• There are a handful of full-time legislatures (roughly 11 states) and many more part time legislatures (the other 39, including North Carolina).
  • The best ratio of lawmaker-to-constituent is in New Hampshire where each member of the House represents about 3,000 people. The other end of the spectrum is in California, where each Senator represents roughly 750,000 people. In North Carolina, House members serve on average almost 80,000 constituents, while State Senators represent closer to 190,000 people.

Find other FAQs from the Old North State here.

  • The Virginia General Assembly is the oldest continuous lawmaking body in the New World. Virginia's first General Assembly (at the time called the Governor's Council) met at the state's first Capitol - in Jamestown - in 1619. Virginia's second capital city was Williamsburg. The Capitol moved there in 1699. After the Revolutionary War the lawmakers became known as the General Assembly and then in 1870, the Capitol moved again, to Richmond - where it remains today.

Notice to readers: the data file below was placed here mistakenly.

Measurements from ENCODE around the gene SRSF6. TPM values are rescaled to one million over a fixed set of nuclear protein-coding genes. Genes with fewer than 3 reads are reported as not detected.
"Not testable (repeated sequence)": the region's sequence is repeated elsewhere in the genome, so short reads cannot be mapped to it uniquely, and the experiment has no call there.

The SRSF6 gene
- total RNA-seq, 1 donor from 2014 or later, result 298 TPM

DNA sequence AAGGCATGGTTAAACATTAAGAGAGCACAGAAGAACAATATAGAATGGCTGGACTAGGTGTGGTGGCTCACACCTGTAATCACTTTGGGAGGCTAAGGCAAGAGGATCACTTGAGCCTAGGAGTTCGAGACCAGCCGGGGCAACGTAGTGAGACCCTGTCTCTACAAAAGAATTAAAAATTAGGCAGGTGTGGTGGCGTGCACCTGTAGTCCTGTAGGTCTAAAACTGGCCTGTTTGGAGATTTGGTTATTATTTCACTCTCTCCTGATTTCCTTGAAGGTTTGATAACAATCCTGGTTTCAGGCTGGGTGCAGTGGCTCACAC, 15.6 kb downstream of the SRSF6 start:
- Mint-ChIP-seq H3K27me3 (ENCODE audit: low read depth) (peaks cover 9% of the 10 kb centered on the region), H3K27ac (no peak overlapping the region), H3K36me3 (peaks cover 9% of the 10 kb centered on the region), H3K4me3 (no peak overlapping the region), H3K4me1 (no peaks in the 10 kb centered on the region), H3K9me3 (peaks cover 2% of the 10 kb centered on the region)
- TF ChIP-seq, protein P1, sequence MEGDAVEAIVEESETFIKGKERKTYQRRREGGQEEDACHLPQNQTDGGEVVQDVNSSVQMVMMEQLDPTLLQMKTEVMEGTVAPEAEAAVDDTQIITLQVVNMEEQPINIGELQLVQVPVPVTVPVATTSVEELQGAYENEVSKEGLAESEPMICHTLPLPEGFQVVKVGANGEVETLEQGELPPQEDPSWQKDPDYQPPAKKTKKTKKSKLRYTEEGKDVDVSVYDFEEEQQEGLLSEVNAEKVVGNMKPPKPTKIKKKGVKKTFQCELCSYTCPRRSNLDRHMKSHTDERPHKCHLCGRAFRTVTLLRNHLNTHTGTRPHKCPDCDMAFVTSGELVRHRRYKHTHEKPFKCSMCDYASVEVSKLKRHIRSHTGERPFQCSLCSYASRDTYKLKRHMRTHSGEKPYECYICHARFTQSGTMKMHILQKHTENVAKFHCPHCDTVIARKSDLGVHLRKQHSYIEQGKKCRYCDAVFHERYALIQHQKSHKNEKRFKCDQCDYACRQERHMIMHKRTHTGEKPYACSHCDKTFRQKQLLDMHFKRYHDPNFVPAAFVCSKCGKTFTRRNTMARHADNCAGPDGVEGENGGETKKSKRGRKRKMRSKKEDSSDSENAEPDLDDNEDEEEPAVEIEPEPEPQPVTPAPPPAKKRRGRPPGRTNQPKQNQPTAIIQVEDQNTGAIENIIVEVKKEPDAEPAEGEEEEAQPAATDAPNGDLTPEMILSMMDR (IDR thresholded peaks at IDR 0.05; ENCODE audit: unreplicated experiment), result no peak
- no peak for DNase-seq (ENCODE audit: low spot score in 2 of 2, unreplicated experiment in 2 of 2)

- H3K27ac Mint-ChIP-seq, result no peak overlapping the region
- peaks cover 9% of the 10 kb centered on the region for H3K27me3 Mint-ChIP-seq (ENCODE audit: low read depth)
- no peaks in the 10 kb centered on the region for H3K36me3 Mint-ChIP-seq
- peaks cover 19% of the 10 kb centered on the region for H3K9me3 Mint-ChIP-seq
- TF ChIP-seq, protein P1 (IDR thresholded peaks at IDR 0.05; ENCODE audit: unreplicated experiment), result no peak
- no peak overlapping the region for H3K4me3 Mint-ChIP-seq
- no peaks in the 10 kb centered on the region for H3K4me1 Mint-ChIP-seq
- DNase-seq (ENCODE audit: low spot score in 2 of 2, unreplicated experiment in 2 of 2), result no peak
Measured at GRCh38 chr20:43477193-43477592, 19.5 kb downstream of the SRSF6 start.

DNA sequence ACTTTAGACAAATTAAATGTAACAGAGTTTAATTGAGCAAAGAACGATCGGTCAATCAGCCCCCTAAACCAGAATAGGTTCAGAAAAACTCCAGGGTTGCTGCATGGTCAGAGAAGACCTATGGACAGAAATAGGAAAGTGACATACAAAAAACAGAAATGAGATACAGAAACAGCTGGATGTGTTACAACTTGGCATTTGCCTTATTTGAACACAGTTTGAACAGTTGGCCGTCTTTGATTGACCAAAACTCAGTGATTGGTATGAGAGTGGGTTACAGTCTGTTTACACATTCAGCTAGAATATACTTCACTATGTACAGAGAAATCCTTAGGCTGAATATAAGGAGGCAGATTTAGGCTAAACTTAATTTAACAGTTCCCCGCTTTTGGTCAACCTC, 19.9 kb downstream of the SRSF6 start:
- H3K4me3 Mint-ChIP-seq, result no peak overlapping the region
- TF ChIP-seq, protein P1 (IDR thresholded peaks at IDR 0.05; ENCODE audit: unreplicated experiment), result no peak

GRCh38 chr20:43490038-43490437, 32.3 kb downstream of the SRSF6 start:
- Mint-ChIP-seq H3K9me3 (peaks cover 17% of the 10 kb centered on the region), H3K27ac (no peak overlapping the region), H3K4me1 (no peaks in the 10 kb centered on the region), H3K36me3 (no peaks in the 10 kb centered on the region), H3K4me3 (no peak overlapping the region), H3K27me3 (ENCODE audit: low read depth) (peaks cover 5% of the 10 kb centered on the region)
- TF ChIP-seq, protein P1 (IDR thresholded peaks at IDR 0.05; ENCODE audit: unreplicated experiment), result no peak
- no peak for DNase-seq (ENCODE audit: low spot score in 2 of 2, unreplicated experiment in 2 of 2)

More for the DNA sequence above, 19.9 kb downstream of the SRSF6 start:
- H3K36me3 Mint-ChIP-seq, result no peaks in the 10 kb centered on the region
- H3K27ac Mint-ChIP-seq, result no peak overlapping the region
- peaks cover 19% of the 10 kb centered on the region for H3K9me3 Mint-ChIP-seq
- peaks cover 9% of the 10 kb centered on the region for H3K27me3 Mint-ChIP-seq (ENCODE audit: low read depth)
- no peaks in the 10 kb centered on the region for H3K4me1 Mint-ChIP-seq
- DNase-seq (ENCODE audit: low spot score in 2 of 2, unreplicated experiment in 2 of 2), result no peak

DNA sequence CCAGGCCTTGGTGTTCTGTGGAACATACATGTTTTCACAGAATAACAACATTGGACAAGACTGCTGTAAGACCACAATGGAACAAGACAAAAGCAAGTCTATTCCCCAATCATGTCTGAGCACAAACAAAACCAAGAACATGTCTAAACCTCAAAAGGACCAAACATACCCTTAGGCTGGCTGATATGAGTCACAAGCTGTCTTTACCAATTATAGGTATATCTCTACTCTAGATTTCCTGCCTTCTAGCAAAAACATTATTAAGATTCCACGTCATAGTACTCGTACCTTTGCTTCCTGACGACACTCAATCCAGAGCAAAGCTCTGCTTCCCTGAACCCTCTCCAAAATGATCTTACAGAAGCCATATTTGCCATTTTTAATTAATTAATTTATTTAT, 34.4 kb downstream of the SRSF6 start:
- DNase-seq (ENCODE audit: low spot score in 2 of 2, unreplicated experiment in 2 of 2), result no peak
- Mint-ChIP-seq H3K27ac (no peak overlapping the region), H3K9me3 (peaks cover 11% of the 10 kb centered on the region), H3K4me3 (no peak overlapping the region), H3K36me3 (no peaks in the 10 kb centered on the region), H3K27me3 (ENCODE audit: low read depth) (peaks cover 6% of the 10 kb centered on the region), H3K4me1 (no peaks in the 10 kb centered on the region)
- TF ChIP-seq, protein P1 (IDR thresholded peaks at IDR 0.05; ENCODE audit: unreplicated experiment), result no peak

• North Carolina's Capitol has also moved over the years. First selected to be Edenton, the Capital has been New Bern, Fayetteville, and, of course, Raleigh.
  • What other former capital cities were you aware of?

Just how does the process work? For a quick primer on the state's lawmaking, we turn to the NCGA website.

A lawmaker in either chamber can file a bill. Those proposals/measures/ideas/pieces of legislation are filed by the hundreds. Bills usually go to a committee (which one depends on what kind of proposal this is, and if there is money involved). There are committees on finance, education, Medicaid, judiciary, transportation, alcohol - and many more. Committees debate the merits, details, components of a bill.

Then, they go to the floor for consideration from the full chamber. Then, they go to the other chamber, where - if approved as is, they go on to the governor, or become law.

However, if a bill is approved in the Senate and goes over to the House, lawmakers there can change it. If its changes in the House, the proposal has to go back to the Senate. (A process some have called boring, arduous and slow low.) Eventually bills can advance to the Governor.